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Wisconsin town celebrates it's own rich blues
history with second annual Paramount Blues Festival

Story by Tony Bonyata
Sept. 19, 2007
Honeyboy Edwards
From 1929 to 1932 some of the most seminal blues records were recorded, manufactured and distributed just north of Milwaukee in the quiet town of Grafton. This was where the Wisconsin Chair factory was located that housed it's sister company, Paramount Records, and it was here that some of the most important and influential blues musicians of the 20th century, such as Charlie Patton, Son House and Skip James, would travel from their Delta Mississippi homes to record their own rural brand of music that would help change the face of popular music.

While the town of Grafton has been slow to acknowledge its own place in blues history over the last half century, last year The Grafton Blues Association changed all that with a strong debut festival celebrating the music that was originally recorded here. Situated at the historic Lime Kiln Park just two blocks from the original Paramount studio and plant, last year's festival featured a strong line-up, which was to be highlighted by two of the oldest living Delta bluesmen - David "Honeyboy" Edwards and 97 year-old Henry Townsend, the latter the oldest living musician to have recorded at the Paramount studio. Townsend recorded two songs there in 1930, "Doctor, Oh Doctor" and the B-side "Jack of Diamonds Georgia Rub." Sadly, however, Townsend fell ill right before his performance and, after being admitted to a local hospital, passed away later that evening. Festival organizers have since dedicated the main stage in his honorParamount by naming it the "Henry Townsend Memorial Stage."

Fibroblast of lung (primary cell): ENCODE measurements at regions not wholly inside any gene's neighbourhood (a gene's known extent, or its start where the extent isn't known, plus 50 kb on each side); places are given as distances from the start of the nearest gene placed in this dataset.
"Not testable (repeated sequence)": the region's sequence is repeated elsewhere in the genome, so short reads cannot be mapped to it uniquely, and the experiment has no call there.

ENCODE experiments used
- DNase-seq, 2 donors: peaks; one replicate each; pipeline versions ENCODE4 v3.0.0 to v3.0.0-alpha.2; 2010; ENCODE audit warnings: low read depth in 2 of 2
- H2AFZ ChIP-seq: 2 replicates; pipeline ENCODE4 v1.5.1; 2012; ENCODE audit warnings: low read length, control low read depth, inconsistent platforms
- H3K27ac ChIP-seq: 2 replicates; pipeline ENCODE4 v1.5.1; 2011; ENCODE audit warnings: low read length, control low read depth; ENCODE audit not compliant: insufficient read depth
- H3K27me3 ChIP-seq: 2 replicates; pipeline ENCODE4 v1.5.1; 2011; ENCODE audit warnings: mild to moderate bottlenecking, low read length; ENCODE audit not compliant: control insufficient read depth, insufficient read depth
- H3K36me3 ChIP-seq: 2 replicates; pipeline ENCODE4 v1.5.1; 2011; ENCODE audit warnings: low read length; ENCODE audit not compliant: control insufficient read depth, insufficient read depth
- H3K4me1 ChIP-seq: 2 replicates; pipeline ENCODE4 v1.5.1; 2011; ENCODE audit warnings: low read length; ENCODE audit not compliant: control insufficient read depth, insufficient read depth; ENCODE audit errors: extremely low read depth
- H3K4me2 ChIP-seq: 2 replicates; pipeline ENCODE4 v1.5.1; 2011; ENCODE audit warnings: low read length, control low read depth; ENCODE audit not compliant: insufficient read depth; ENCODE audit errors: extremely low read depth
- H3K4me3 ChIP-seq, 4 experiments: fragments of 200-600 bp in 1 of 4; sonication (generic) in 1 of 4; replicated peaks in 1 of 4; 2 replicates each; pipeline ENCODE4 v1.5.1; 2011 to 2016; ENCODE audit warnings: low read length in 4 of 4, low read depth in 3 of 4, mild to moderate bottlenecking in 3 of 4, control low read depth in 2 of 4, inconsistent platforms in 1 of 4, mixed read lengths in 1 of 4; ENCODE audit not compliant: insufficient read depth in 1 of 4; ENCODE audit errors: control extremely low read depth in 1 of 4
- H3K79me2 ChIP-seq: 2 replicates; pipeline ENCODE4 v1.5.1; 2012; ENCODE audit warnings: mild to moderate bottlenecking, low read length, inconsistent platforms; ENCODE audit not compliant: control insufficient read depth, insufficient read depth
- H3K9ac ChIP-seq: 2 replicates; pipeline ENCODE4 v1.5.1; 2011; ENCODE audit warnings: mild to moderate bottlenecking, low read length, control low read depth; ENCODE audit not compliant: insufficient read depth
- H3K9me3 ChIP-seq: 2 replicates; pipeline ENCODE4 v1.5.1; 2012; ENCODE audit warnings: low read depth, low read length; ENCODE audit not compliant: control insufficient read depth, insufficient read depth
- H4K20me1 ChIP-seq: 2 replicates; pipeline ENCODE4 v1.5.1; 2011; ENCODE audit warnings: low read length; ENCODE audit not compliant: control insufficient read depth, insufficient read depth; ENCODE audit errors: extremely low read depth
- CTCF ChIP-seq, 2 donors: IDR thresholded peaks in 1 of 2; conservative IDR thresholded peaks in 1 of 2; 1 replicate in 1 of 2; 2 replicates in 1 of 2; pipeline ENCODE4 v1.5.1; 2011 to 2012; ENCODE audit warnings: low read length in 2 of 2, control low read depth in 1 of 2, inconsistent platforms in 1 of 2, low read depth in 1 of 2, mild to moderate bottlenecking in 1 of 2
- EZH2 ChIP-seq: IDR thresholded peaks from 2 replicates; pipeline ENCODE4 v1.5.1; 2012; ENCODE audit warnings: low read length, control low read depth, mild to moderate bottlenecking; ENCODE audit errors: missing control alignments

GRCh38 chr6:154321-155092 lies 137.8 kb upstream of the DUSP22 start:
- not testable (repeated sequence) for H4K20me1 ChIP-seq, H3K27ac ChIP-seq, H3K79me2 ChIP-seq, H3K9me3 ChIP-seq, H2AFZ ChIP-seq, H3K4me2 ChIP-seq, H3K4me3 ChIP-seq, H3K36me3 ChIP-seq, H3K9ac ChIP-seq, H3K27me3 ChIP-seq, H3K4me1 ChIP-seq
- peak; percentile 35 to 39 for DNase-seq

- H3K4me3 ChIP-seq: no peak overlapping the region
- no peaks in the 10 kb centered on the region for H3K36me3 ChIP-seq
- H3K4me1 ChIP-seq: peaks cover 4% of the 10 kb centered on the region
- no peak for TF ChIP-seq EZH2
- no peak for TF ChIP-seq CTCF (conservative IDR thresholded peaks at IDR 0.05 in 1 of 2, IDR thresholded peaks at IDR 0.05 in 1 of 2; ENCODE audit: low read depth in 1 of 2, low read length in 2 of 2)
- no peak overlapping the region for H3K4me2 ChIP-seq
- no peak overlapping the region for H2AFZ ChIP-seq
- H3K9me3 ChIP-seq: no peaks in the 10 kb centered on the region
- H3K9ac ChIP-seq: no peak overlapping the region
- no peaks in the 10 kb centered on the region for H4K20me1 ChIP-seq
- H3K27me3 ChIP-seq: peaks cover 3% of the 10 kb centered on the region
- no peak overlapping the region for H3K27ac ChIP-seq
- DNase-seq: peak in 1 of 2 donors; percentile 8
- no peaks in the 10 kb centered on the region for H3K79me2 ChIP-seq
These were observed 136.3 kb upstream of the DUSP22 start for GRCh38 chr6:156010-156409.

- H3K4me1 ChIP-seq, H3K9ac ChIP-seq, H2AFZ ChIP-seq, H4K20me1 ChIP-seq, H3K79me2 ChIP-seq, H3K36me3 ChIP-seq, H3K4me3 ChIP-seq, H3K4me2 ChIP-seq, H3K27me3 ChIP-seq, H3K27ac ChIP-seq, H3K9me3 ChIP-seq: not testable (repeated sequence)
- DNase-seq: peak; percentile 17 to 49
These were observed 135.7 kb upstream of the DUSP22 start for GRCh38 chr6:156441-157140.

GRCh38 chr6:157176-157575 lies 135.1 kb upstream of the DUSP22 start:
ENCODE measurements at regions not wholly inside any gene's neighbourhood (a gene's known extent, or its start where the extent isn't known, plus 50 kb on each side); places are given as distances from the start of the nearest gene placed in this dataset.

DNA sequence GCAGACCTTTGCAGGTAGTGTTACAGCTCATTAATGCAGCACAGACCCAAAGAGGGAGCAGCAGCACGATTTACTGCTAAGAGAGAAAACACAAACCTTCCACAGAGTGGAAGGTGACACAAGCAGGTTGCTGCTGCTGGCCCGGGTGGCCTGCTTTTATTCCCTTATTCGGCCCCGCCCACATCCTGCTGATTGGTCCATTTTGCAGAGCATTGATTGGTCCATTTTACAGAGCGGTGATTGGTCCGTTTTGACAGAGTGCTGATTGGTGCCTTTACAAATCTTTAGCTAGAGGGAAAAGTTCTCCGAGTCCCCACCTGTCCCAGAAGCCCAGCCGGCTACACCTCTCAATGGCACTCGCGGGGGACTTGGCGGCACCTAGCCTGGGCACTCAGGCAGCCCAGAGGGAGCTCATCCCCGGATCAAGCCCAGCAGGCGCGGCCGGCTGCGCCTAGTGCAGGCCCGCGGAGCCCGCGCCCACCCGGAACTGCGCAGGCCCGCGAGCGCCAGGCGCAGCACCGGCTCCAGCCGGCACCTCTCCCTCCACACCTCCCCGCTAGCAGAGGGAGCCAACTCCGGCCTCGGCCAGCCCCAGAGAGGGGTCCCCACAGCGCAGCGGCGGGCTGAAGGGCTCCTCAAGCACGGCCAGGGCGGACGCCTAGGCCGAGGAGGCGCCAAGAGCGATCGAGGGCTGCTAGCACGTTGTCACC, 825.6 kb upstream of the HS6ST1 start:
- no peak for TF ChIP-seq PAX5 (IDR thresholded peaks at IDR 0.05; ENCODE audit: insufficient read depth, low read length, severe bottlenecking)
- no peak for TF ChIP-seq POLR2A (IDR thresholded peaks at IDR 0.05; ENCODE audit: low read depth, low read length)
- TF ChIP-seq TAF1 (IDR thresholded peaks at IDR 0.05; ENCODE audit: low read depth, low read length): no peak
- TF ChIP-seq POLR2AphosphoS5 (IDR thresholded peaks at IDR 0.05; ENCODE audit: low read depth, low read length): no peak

For its second year the Paramount Blues Festival promises a strong follow-up with not only repeat and welcome appearances by the 92 year-old Edwards and Michael "Hawkeye" Herman, but also the talented Milwaukee newcomer Matt Hendricks along with established artists such as female blues vocalists Nora Jean Bruso and Rory Block.

The blues may have deep-rooted associations with both the devil and drink, but this year's fest promises to be more of a family affair, offering food, refreshments and three different blues workshops for kid's on Saturday, including both kazoo and jug band workshops (all participating children will also receive a free t-shirt and kazoo). There will also be guided Paramount walking tours and a number of lectures and workshops, including instructional workshops on slide guitar, harmonica and an informative lecture from Paramount blues historian Gayle Dean Wardlow at 5:15 pm on Saturday.

The Paramount Blues Festival takes place this Fri. Sep. 21st (gates open at 5:30 pm) and Sat. Sep. 22nd (gates open at 10:30 am) at Lime Kiln Park in Graton, WI. Tickets for Fri. & Sat. are $25. Tickets for Fri. only are $10.

For directions, a full list of performers, set times and more information log onto:

Watch David "Honeyboy" Edwards perform "Gamblin' Man"

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